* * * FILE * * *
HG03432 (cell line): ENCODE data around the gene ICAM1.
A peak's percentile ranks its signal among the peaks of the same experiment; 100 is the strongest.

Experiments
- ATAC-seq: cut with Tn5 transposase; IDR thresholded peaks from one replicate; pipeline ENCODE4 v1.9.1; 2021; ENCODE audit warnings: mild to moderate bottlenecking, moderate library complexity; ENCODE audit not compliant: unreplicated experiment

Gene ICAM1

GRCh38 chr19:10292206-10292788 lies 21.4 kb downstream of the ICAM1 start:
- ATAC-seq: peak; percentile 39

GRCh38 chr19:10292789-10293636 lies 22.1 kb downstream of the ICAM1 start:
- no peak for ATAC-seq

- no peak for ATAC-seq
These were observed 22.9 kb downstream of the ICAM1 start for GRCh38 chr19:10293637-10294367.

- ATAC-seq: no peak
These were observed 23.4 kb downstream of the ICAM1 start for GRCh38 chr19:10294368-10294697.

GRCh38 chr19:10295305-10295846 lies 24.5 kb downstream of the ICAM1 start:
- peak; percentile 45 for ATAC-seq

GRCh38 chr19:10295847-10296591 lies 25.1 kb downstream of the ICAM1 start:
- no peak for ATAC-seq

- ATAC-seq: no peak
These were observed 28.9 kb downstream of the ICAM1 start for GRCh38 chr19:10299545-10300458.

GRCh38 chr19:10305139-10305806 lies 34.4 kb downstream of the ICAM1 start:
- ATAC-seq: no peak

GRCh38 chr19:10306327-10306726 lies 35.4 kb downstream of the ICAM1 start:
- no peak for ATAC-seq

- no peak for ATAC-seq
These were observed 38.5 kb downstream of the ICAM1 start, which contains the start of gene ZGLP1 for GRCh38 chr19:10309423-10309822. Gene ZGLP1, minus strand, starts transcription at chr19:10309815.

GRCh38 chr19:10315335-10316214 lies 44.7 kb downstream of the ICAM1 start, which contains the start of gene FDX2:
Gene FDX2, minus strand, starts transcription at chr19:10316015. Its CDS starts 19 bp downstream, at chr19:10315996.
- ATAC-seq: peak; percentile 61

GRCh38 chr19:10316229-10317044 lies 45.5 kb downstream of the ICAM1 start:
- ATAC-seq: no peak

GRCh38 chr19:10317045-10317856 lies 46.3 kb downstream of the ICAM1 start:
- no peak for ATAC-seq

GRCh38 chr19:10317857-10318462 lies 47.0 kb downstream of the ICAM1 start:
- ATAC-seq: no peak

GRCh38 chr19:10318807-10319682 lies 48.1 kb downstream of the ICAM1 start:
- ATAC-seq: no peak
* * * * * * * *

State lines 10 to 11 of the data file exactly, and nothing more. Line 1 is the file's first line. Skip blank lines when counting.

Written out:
- no peak for ATAC-seq
These were observed 22.9 kb downstream of the ICAM1 start for GRCh38 chr19:10293637-10294367.